“Sometimes I don’t have hardly nothing left in the house to eat because it’s hard,” Ollis said.

“If my son ain’t sending me some money to buy something on or do something on I’m pretty much broke.”

To close this gap, Ollis visits local food banks like Reaching Avery Ministry, where she can receive a week’s worth of food once a month.

Reaching Avery Ministry director Janet Millsaps said there are many women like Ollis in the county who are struggling to make ends meet.

Millsaps said for the most part, these women are widowed and never had a job with a recorded income, which affects the amount they receive with their Social Security checks. Because of these circumstances, these women are often living on their own, paying rent and buying food and any medication out of pocket.

These circumstances are not unique to Avery County. Of food-insecure elderly individuals, 20 percent rent homes, and 25 percent are disabled, according to Feeding America.

To help relieve some of this stress, Reaching Avery Ministry allots a small portion of its budget to medical prescriptions.

“We don’t do anything that is controlled,” Millsaps said.

“We do mostly heart, blood pressure, diabetes things. Those same individuals that are struggling to pay rent, buy food, sometimes have trouble buying medicine. We refer them to agencies so they can get a little help with their rent and some help with medicines and we help them with some food, then with their income they’re able to survive.”

Claudette McHone gets some dinner at the Neighbors Feeding Neighbors weekly community meal at Newdale Presbyterian Church located between Spruce Pine and Burnsville in Yancey County. Photo: Matt Rose/Carolina Public Press

NC seniors are worse off than most of nation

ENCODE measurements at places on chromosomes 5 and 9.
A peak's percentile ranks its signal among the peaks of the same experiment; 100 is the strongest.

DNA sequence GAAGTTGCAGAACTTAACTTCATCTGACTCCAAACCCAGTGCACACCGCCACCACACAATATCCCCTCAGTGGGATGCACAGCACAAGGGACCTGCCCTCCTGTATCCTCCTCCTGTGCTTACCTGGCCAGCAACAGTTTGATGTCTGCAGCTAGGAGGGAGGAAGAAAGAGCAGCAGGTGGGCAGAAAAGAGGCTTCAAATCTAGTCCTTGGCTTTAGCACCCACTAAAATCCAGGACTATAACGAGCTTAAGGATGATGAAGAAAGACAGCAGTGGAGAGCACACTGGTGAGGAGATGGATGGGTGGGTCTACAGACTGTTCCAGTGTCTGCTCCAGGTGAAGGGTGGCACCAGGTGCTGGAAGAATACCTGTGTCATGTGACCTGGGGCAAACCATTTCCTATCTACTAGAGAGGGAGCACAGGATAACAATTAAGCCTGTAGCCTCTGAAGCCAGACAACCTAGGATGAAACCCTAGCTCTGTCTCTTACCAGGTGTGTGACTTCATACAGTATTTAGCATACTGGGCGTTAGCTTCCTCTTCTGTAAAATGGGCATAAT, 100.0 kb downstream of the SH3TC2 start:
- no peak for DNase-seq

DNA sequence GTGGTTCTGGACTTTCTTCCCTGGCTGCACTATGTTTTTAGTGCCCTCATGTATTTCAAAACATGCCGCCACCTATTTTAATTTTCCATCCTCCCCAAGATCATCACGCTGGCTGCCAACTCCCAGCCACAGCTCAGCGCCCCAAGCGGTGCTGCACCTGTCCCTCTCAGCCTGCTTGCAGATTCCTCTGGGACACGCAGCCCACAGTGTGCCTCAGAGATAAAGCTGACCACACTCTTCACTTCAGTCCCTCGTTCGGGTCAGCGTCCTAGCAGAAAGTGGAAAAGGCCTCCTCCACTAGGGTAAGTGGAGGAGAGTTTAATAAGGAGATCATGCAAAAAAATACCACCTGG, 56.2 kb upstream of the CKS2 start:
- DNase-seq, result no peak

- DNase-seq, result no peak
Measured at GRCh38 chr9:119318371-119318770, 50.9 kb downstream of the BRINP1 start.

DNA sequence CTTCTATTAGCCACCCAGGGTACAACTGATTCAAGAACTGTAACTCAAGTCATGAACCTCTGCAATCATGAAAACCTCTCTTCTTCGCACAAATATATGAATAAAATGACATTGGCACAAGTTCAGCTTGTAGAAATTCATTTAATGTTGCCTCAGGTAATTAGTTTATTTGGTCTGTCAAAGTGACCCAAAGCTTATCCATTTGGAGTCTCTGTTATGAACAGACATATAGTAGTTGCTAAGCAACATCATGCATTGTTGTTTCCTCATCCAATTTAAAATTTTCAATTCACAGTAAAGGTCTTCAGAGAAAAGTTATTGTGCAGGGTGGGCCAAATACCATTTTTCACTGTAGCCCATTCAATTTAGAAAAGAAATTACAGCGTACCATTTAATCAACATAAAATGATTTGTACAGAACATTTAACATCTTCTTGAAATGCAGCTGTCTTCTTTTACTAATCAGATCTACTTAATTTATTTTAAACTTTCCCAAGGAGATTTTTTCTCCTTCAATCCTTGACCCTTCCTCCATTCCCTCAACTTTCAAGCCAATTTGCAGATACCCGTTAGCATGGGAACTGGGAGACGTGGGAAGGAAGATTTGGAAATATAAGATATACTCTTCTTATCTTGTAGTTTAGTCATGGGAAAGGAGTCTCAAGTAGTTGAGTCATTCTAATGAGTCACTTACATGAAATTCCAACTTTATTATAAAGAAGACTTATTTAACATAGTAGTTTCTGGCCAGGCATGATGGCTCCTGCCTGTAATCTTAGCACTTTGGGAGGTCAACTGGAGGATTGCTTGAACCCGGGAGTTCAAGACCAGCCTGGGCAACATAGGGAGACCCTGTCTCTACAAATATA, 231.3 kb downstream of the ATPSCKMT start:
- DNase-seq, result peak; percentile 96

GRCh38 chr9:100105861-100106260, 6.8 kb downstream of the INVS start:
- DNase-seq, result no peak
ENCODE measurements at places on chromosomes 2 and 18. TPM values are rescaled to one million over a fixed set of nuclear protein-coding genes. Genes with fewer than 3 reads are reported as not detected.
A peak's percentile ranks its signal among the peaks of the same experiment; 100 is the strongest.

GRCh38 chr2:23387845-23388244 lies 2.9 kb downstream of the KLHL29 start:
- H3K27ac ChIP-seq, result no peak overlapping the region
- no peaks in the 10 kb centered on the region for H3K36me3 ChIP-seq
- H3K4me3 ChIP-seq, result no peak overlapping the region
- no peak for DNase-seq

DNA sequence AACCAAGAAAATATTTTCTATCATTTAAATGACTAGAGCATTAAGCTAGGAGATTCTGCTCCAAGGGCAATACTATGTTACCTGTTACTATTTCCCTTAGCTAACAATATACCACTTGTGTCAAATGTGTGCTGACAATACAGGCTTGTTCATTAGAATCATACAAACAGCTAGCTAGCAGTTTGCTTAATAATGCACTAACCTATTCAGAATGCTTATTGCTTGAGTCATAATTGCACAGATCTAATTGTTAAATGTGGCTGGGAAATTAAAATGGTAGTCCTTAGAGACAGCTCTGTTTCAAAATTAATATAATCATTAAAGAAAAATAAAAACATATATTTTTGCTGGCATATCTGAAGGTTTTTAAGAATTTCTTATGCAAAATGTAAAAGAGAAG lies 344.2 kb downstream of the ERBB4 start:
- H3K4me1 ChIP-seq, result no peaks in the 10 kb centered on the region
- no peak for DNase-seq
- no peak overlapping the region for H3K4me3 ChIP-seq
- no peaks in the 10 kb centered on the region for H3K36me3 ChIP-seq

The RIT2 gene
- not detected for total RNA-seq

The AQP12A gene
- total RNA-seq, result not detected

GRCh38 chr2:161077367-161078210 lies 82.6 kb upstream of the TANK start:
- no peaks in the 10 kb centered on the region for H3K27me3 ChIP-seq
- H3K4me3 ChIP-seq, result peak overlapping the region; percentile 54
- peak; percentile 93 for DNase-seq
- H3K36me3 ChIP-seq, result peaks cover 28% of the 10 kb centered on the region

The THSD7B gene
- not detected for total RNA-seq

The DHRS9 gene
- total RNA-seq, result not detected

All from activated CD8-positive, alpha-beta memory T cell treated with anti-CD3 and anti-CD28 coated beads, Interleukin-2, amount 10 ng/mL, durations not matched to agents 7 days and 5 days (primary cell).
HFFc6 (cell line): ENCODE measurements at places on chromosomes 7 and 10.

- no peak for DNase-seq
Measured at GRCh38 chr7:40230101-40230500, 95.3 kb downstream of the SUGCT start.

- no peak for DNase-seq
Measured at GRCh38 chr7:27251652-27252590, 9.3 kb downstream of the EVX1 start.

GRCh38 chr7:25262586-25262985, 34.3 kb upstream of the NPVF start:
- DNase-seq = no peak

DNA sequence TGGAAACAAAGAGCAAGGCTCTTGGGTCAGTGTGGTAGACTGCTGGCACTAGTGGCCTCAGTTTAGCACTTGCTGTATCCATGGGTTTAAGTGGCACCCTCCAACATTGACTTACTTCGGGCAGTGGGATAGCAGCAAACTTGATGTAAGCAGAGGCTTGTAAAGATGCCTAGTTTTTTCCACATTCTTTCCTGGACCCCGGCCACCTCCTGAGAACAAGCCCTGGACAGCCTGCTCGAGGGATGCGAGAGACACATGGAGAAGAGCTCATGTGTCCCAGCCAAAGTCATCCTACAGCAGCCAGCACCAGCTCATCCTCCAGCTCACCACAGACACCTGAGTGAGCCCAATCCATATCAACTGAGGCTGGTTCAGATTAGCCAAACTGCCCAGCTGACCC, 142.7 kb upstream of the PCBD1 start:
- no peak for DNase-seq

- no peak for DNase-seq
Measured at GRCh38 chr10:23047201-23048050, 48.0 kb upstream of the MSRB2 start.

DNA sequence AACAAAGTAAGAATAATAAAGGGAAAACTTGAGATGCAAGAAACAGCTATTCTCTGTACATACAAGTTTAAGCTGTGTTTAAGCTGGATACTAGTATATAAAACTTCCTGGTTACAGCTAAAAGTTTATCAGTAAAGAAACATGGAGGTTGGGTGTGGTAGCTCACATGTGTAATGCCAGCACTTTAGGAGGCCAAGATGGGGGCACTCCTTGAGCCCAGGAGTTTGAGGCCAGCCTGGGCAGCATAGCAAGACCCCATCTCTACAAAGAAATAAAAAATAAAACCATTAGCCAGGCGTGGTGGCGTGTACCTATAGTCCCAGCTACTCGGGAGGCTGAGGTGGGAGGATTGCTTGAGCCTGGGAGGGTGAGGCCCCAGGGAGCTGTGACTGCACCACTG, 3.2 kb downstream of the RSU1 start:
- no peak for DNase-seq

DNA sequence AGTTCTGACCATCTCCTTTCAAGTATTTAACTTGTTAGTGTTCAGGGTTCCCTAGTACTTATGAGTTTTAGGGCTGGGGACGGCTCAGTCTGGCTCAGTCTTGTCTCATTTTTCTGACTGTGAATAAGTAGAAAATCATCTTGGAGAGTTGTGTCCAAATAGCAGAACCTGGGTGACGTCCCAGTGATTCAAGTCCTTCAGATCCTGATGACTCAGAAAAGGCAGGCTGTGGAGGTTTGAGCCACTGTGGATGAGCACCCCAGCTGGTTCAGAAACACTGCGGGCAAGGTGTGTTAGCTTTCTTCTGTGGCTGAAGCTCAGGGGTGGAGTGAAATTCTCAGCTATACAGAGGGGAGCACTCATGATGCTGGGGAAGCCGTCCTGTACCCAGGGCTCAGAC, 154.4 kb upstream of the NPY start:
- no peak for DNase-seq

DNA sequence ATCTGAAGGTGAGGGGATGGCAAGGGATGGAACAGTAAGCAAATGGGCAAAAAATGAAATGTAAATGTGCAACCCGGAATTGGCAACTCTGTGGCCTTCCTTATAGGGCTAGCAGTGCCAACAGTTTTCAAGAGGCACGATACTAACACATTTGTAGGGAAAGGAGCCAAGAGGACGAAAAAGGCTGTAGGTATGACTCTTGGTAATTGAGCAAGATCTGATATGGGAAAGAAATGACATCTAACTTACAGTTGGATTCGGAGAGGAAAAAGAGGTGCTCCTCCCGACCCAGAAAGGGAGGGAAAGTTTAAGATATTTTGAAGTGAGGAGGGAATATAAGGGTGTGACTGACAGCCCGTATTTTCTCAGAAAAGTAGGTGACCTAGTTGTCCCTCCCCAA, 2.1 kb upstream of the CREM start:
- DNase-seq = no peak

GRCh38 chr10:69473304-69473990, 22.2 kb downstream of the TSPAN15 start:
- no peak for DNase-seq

The Feeding America study, released in 2019 using 2017 data, said 5.5 million, or 7.7 percent, of seniors in the U.S. are food insecure. While this number is declining, it is still more than double what it was in 2001.

According to this same study, the rate of food insecurity in the elderly jumps to 10.5 percent in North Carolina.

Only six states – New Mexico, Texas, Louisiana, Mississippi, Alabama and North Carolina –  plus the District of Columbia, go above the 10 percent mark.

Illness in the elderly makes the problem worse

A mother of three and grandmother of 10, Ollis lived in Gastonia most of her life, only recently moving to Avery County. While in Gastonia, she only occasionally went to similar organizations to make ends meet, relying mostly on family support.

In 2002, Ollis suffered an aneurysm that left her unable to care for herself.

“When I had my aneurysm, I couldn’t even drive a car,” Ollis said.

“My kids had to teach me how to do everything all over again. They did, so I guess I did them right because they raised me all over.”

Ollis can now drive and take care of herself for the most part, but she still suffers seizures and has memory problems.